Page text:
Blackface racism not taken seriously during local council elections

Zwarte Piet is racism.
Zwarte Piet is racism.

In 2016 Doorbraak activist Jennifer van Leijen initiated a campaign to stop the Dutch government from subsidizing blackface (Zwarte Piet or Black Pete) on children’s television. More than 12.000 people already signed. Van Leijen regularly writes updates. Here is number 16 (also read numbers 1, 2, 3, 4, 5, 6/7, 8, 9, 10, 11, 12, 13, 14 and 15).

The issue of the racist Zwarte Piet caricature has reared its ugly head within the context of the Dutch local elections. The VVD political party has issued a party political promotional film featuring Mark Rutte, the Prime Minister. The film states that people who celebrate Sinterklaas, a Dutch national children’s tradition, aren’t racist.

But the blackface caricature in that celebration, Zwarte Piet, is racist. The Dutch government, lead by Mark Rutte, subsidise the making of a children’s television programme, called Het Sinterklaasjournaal, which promotes this racist imagery. The party political promotional film alleges that the VVD political party wants to concentrate on “real problems”.

But racism is a real problem. It involves a fundamental right to be treated with dignity. There is a reason why the VVD ironically focuses on this issue, which it pretends is unimportant. The children’s television programme Het Sinterklaasjournal not only normalises this racism, it also popularises this racism.

The fact is that the VVD knows that it’s a real problem, but is using a cheap populist strategy to gain public support, because the practise of blackfacing is already popular amusement in the Netherlands.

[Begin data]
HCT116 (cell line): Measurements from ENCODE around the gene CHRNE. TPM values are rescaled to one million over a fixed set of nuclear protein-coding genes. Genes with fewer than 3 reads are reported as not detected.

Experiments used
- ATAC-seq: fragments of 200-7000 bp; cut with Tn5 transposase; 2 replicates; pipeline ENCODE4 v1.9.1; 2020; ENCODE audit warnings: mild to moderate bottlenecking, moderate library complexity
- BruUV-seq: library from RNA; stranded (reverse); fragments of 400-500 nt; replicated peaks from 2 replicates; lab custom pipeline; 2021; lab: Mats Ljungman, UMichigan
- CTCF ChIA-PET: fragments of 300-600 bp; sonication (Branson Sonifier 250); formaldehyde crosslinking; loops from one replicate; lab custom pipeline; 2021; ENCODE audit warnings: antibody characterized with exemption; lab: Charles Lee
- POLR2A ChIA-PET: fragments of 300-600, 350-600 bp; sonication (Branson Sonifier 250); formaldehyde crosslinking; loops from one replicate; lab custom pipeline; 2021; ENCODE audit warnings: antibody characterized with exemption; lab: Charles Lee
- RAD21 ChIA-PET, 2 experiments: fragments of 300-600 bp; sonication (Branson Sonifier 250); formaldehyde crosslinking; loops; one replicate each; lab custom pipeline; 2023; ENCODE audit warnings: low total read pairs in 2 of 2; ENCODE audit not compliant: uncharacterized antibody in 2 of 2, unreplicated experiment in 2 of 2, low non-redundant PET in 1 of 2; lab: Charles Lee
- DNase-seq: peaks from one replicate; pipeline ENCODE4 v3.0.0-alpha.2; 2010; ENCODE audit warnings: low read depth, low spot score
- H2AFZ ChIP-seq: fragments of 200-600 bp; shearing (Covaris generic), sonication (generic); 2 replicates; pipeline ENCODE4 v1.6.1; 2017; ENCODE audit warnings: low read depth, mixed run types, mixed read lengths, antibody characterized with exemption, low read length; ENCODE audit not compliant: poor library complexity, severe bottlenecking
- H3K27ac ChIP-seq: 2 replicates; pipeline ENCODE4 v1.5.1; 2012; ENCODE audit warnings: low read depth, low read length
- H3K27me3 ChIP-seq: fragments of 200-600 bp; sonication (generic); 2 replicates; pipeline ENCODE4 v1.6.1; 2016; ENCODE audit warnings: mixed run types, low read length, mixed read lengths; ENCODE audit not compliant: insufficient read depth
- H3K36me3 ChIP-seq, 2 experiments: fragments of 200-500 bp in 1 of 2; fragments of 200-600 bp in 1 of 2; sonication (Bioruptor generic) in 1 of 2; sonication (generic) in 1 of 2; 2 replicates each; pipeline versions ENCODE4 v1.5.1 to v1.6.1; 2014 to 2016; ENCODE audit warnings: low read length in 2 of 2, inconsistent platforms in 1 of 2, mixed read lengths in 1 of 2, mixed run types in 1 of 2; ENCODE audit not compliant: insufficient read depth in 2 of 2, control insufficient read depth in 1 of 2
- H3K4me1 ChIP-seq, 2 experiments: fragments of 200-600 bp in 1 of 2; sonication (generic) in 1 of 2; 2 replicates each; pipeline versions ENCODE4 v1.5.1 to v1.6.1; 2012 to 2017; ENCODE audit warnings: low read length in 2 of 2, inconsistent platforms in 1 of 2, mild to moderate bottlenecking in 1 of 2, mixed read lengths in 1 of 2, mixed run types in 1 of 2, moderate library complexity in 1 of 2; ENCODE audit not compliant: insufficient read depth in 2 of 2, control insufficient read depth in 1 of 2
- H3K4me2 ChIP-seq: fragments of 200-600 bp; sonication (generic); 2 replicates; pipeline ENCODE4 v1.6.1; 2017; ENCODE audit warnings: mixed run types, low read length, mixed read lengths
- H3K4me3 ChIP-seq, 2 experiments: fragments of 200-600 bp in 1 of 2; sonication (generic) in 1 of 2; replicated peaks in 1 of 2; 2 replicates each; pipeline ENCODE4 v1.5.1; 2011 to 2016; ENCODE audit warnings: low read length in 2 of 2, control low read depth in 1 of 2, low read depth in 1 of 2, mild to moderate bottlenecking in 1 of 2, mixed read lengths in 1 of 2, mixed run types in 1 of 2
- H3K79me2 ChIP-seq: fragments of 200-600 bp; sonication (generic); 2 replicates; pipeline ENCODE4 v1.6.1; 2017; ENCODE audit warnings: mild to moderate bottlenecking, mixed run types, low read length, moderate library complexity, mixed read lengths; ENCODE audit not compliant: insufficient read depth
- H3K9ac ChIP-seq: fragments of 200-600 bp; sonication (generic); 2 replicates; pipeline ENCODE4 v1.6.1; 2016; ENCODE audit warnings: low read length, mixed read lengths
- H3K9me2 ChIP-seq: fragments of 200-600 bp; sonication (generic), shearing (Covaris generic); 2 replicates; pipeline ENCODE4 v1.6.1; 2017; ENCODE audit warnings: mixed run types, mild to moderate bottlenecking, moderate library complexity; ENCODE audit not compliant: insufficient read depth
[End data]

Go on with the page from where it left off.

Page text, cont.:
When Ugbaad Kilincci, a brown skinned political candidate in Emmen (the capital city of the Dutch province of Drente), was verbally abused while out canvassing for votes, it brought her to tears. Passers by called Kilincci, amongst other things, an ape, or “Zwarte Piet” (the blackface caricature). When this racism was reported in the Dutch newspapers, the press omitted the fact that the political candidate was also name-called “Zwarte Piet”.

It appears that Dutch society, even though it is patently obvious, still has a problem with acknowledging that the blackface caricature called Zwarte Piet is racist. To make matters worse, the VVD, on their Facebook page, referred to anti-Zwarte Piet protesters as “shouters”. The VVD not only refuses to see racism as a serious human rights problem, but they continue to subsidise racism, and frame the people who strive for social justice as divisive.

Imagine if the US schoolchildren who protested for more gun control, were dismissed and demonised as “a small group of shouters” instead of the concerned, caring, members of society that they are?

The patently obvious racism within Dutch politics has lead to situations of great absurdity. For example, a candidate for the FvD, a racist party, was recently criticised in the press for making (self-loathingly) racist, and homophobic remarks. It lead to his withdrawal as candidate. But another candidate, Annabel Nanninga, who has made various antisemitic remarks, has not been criticised by the Dutch press.

It reminds me of the recent situation in India, in which a children’s book was published featuring world leaders who have “devoted their lives for the betterment of their country and people”. The problem is that Hitler was included in the book as one of the leaders in that category. The fact that Hitler was responsible for mass murder was not sufficient for the Indian publisher to withdraw the book.

The publisher didn’t take the criticism seriously, just as Dutch politicians and media don’t take the very real problem of racism seriously. We need to continue to make our voices heard, even if it means that we need to shout before we’re heard.

Jennifer van Leijen